Some people believe that the human race is either descended from, or is the creation of, serpent-like alien beings, equated with the Annunaki of Mesopotamian mythology. Many of the Biblical stories derive from earlier Sumerian and Babylonian myths, of which the Annunaki are a part. Certainly the “sons of god” from Genesis and the numerous references to “we” and “us” suggests a pantheon of beings, not just one alone, and the behavior of God in the Old Testament suggests he came to earth quite frequently. Either way, if there is any truth to the serpent alien story, are they benevolent or malevolent? Who’s to say?
In Jewish mythology, Lilith – the first wife of Adam – was created at the same time as Adam. She is often depicted carrying a serpent or sometimes equated with the serpent of Genesis. Lilith is viewed as different things by different people.
The two most prevalent interpretations are that she is either a woman who got a bad deal for being the first feminist, or a demonic seductress. Quite an extreme, wouldn’t you say?
Lilith also appears in Babylonian mythology and is often equated with the owl, another creature related to wisdom. The owl can see in the dark, meaning it has secret knowledge of things that the sun does not reveal. The owl is also a nocturnal predator. So again, are we to trust the creature or not?
“Behold, I send you out as sheep in the midst of wolves. Therefore be wise as serpents and harmless as doves. But beware of men, for they will deliver you up to councils and scourge you in their synagogues.” ~ Matthew 10:16-17.
Martin Luther King was a minister before he became a civil rights leader. In one of his sermons, he talks extensively about what Jesus meant by the above passage. In his view, to be “wise as serpents” is a good thing and means to be tough of mind. To think things through, to be logical, and self-determinant and to not just accept what so-called authorities tell us, but to instead think for ourselves and be our own judges, our own authorities. Then, to be “harmless as doves,” is to be soft-hearted, compassionate, and kind. To see our brothers as ourselves and to bring freedom to all.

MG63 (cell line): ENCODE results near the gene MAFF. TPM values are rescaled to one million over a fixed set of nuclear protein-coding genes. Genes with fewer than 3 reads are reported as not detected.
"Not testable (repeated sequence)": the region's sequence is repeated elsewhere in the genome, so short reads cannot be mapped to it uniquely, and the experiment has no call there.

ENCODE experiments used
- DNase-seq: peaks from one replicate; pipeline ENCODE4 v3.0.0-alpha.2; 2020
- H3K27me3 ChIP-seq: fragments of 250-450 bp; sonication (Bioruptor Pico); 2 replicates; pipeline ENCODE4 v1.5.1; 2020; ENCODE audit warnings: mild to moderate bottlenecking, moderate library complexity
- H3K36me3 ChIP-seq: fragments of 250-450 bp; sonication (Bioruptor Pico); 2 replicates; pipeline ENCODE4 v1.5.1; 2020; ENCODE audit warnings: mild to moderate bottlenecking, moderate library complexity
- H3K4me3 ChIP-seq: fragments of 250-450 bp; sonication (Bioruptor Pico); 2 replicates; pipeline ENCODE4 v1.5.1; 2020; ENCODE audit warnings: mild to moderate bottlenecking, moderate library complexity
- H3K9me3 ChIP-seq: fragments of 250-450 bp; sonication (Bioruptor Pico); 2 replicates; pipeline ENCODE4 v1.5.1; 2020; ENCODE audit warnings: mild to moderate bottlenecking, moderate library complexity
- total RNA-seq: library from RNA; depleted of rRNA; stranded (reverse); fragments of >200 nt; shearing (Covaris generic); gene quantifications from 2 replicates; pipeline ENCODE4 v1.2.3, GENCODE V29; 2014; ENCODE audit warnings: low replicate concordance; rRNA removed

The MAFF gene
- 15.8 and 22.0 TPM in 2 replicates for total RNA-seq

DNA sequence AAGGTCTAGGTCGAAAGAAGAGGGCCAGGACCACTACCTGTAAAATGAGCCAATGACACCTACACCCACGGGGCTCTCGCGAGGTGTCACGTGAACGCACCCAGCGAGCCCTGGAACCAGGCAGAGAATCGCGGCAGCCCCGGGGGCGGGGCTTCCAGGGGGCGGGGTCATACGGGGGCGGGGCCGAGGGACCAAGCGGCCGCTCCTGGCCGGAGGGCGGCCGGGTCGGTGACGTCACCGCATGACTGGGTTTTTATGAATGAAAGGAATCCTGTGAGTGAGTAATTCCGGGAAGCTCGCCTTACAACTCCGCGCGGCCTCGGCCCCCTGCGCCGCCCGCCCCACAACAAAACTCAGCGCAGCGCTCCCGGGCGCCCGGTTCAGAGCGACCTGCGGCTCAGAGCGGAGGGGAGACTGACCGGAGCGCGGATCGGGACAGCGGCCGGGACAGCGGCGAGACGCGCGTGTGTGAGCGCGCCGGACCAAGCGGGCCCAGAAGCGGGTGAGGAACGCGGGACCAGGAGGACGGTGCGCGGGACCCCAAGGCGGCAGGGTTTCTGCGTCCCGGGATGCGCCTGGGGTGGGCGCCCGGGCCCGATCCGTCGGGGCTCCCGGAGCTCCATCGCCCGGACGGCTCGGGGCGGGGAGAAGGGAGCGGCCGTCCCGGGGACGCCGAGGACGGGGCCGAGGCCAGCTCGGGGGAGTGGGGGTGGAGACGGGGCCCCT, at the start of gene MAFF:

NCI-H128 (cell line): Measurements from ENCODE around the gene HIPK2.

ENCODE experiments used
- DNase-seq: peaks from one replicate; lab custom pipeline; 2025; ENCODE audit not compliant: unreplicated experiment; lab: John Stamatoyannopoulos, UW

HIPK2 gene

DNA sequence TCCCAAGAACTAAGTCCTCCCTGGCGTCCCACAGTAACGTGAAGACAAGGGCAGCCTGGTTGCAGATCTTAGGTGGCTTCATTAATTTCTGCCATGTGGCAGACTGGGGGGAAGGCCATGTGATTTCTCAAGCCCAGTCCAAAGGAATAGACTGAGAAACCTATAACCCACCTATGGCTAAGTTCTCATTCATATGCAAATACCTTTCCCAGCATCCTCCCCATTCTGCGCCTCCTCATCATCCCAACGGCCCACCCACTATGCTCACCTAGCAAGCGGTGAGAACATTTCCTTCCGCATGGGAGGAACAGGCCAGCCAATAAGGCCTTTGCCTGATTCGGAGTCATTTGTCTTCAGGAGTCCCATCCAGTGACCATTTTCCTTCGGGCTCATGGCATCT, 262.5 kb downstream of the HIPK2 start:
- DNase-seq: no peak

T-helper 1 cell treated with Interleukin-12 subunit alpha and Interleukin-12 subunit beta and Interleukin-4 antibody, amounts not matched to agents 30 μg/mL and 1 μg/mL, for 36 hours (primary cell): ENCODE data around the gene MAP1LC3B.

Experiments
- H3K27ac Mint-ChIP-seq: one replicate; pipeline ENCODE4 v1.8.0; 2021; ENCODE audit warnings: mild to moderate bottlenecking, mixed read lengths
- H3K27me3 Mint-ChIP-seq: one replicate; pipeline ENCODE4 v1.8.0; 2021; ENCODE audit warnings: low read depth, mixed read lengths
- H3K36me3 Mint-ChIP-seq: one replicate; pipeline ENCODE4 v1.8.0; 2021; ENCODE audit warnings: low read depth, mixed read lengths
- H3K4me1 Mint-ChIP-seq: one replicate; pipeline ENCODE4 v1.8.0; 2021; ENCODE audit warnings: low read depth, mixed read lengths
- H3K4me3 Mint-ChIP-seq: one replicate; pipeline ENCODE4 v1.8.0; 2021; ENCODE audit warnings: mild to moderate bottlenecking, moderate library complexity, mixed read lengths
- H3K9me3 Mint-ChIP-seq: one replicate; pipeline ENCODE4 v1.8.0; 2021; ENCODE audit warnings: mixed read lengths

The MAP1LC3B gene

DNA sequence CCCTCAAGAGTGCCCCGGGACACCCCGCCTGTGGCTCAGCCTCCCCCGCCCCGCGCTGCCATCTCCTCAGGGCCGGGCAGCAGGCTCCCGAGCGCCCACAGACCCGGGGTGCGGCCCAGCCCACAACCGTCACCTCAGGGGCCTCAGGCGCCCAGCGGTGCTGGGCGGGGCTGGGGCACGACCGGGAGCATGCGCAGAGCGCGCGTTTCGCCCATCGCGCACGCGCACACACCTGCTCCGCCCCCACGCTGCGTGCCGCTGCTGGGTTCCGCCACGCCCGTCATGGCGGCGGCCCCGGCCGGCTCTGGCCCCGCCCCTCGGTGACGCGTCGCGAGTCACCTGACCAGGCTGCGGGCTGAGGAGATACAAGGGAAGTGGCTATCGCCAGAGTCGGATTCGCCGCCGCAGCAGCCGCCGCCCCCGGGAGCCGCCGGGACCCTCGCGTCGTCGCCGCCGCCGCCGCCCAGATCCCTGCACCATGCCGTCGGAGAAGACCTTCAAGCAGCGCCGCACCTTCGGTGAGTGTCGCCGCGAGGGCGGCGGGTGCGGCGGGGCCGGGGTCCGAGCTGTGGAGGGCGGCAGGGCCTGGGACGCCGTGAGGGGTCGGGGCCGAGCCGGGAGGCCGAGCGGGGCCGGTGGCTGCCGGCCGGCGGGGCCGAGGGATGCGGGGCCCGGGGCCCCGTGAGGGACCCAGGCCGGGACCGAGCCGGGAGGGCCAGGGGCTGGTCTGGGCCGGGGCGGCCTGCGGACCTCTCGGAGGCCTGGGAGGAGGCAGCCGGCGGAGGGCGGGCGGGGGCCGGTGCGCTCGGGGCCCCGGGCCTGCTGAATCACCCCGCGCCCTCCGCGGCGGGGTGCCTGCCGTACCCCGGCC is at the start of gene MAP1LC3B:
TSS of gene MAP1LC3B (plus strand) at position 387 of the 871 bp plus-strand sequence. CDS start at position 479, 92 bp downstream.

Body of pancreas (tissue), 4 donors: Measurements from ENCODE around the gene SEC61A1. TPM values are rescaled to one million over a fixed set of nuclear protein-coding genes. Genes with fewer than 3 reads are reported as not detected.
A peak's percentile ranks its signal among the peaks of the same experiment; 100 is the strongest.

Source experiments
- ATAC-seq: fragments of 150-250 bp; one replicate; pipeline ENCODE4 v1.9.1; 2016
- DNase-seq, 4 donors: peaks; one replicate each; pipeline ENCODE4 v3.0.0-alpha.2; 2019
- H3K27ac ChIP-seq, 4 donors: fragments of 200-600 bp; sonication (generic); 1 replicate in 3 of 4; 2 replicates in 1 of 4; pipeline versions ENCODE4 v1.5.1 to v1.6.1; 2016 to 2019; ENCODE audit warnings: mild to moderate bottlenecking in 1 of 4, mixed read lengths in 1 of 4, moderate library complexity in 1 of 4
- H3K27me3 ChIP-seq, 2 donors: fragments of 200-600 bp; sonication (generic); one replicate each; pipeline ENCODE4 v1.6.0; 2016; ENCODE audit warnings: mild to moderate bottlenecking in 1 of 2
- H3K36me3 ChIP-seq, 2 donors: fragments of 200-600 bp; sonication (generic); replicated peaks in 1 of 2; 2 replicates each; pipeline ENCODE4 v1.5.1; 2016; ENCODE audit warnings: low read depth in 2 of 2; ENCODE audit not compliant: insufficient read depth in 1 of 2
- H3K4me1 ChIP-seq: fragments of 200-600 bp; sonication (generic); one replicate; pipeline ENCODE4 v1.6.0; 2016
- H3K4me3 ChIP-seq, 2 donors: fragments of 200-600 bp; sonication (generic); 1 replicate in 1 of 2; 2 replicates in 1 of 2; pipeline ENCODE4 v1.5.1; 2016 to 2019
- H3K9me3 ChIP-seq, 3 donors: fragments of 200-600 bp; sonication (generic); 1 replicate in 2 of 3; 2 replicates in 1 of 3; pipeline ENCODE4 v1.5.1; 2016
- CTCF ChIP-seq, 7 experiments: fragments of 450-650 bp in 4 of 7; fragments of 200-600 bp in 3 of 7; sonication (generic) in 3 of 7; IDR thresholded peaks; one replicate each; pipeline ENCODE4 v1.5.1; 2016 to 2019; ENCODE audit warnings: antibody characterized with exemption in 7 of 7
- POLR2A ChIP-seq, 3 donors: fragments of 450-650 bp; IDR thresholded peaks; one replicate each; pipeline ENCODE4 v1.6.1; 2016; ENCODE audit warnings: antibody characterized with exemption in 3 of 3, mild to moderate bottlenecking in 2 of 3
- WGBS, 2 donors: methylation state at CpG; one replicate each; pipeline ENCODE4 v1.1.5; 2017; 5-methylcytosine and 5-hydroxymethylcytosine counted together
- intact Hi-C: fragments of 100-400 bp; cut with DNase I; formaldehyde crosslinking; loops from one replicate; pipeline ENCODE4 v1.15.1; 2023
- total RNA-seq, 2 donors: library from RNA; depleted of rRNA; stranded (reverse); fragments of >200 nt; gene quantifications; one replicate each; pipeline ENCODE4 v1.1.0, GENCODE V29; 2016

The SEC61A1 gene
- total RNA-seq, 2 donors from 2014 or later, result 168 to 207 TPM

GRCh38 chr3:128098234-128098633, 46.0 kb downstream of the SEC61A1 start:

The serpent ties these ideas together in another religious leader, Moses.
In the book of Exodus, God tells Moses to throw his staff on the ground. It turns into a snake and Moses is very afraid. But after working with God, he later uses this same power against the Egyptian priests to liberate his people from the tyrannical pharaoh.
Moses is not the only religious figure to be linked to a staff and snake, however. In Greek mythology, Asclepius was the god of medicine and healing, and the son of Apollo (the sun god). Asclepius is also associated with the 13th sign of the Zodiac: Ophiuchus, the symbol for which is a snake coiled around a rod. This is the proper symbol for healing, as can be seen on the Emergency Medical Service’s Star of Life, the EMS being an organization that saves many lives. Interestingly, the symbol chosen by medical institutions is the caduceus, which is a symbol of Hermes, guide of the dead and protector of merchants, gamblers, thieves, and liars. That should tell you a lot, right there.
Also, I mentioned before that alternative remedies are often referred to as “snake oil.” I wonder what would happen if it were one day discovered that snake oil actually cures cancer. Think about that for a while.
All in all, snakes are complex creatures. Perhaps the real truth is that snakes have two sides to them, like all of us: a dark side and a light side. One side cold and calculating, the other bright and helpful. One side seductive and deadly, the other side sensual and enlightening.